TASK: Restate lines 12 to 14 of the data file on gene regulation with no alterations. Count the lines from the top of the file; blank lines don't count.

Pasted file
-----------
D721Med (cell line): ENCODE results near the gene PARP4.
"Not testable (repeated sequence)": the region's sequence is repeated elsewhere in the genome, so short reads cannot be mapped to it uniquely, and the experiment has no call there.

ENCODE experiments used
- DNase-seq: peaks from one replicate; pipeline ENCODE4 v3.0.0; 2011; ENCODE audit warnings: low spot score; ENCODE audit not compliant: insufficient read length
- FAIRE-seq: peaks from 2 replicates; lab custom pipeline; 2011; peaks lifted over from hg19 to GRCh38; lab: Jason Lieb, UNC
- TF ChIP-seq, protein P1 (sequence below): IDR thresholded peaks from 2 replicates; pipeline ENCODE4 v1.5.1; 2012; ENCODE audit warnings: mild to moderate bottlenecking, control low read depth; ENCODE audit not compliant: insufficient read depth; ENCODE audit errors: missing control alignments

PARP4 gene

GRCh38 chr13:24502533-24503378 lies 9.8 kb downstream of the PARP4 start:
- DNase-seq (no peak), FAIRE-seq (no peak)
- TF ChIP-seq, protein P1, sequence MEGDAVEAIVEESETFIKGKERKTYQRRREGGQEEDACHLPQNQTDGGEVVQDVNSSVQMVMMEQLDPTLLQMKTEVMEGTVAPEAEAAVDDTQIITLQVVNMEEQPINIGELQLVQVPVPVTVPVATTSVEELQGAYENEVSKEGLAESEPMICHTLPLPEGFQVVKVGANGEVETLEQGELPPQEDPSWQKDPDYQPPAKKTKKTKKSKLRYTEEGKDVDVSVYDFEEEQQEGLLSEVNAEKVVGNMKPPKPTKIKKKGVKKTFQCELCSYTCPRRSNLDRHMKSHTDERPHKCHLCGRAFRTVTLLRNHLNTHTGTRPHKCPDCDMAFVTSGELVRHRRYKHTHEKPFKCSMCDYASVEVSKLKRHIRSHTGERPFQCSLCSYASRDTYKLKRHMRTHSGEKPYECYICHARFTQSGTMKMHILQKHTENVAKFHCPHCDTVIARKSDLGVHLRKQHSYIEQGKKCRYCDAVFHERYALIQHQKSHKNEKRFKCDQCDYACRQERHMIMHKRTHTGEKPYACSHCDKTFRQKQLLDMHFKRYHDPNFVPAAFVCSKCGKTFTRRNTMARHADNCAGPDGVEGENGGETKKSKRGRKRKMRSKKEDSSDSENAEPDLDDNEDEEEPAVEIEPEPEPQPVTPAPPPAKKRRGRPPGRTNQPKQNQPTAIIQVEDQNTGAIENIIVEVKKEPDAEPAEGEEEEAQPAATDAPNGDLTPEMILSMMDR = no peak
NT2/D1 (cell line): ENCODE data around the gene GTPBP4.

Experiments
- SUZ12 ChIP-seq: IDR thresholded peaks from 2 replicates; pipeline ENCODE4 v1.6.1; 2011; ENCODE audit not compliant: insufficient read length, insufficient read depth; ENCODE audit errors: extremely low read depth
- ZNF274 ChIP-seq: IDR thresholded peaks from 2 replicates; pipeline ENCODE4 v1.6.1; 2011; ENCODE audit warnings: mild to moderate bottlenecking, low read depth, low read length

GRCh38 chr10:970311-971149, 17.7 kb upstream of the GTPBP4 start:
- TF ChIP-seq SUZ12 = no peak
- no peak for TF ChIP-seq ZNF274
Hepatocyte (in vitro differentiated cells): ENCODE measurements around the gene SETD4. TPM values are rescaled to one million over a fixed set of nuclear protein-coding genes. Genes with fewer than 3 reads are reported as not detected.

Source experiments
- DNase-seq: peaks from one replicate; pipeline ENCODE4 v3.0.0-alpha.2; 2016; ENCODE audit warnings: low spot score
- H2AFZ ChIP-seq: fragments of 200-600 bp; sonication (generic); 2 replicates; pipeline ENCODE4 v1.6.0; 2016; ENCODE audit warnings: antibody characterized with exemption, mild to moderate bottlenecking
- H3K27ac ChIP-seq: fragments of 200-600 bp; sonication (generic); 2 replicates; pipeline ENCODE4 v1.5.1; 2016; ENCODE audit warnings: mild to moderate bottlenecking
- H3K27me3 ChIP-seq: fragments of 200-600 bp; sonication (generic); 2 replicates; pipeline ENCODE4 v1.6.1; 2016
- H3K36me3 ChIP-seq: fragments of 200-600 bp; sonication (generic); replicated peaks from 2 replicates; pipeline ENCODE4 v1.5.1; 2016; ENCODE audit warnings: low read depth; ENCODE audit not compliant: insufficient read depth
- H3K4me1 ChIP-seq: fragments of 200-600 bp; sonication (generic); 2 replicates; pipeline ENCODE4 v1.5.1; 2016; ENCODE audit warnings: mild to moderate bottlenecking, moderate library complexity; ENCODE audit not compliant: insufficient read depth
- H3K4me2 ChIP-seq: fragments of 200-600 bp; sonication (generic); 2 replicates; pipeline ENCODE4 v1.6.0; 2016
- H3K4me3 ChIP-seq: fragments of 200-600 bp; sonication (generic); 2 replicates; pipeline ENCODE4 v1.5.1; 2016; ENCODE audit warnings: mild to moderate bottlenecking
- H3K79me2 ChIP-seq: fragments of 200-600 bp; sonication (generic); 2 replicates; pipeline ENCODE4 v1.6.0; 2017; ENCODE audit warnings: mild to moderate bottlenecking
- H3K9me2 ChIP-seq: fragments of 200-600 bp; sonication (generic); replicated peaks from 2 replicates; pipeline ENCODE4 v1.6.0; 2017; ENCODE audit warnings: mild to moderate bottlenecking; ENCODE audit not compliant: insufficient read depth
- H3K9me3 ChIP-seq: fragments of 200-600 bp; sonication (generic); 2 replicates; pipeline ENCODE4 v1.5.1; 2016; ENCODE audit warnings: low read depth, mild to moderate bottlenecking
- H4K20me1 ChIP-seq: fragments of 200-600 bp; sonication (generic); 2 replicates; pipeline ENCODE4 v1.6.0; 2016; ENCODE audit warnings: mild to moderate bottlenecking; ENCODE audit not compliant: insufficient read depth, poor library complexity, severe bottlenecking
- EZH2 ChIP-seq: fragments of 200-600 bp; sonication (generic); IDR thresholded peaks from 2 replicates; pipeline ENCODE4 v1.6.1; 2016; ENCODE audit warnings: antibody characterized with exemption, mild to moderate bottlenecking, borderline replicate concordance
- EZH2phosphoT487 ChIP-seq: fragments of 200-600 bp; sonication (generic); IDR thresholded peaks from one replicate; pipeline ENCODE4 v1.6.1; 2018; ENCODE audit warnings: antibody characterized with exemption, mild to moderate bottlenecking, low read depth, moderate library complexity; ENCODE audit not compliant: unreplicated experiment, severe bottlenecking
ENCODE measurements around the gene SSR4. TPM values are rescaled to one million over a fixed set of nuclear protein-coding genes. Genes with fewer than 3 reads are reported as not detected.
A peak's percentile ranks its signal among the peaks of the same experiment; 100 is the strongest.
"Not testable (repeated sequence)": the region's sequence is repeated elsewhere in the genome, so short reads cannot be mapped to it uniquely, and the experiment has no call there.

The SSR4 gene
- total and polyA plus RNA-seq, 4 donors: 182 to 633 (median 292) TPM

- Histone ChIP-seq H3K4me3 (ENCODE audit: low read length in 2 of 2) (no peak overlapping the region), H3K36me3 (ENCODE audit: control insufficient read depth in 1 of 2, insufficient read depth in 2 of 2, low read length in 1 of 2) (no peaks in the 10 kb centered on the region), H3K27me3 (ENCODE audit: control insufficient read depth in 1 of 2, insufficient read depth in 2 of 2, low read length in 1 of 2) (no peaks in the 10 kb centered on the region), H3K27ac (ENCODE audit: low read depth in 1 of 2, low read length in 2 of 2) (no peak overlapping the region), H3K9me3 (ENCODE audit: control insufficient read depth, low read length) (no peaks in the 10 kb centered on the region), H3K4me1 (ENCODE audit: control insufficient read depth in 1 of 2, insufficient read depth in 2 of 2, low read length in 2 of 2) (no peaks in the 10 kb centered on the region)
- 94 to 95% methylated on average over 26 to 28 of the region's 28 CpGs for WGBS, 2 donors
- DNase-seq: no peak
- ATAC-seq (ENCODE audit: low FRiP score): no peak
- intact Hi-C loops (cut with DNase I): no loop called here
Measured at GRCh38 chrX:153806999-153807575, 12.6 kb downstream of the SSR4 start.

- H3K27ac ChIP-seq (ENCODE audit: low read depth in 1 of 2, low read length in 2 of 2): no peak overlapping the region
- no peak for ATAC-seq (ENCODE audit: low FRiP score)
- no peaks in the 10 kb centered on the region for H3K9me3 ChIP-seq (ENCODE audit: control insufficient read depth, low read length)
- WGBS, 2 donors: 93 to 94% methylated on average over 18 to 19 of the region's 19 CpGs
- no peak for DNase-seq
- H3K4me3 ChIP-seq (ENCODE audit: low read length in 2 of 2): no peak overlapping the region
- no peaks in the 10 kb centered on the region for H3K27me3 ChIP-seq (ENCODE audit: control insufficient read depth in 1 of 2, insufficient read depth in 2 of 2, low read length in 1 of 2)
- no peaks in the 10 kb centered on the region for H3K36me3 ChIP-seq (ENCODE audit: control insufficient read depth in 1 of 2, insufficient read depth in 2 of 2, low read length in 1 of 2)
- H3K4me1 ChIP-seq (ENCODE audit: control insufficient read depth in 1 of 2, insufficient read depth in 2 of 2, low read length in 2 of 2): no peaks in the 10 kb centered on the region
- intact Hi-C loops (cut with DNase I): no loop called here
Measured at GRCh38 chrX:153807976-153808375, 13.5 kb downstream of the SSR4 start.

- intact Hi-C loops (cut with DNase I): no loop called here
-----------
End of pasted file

Experiments
- SUZ12 ChIP-seq: IDR thresholded peaks from 2 replicates; pipeline ENCODE4 v1.6.1; 2011; ENCODE audit not compliant: insufficient read length, insufficient read depth; ENCODE audit errors: extremely low read depth
- ZNF274 ChIP-seq: IDR thresholded peaks from 2 replicates; pipeline ENCODE4 v1.6.1; 2011; ENCODE audit warnings: mild to moderate bottlenecking, low read depth, low read length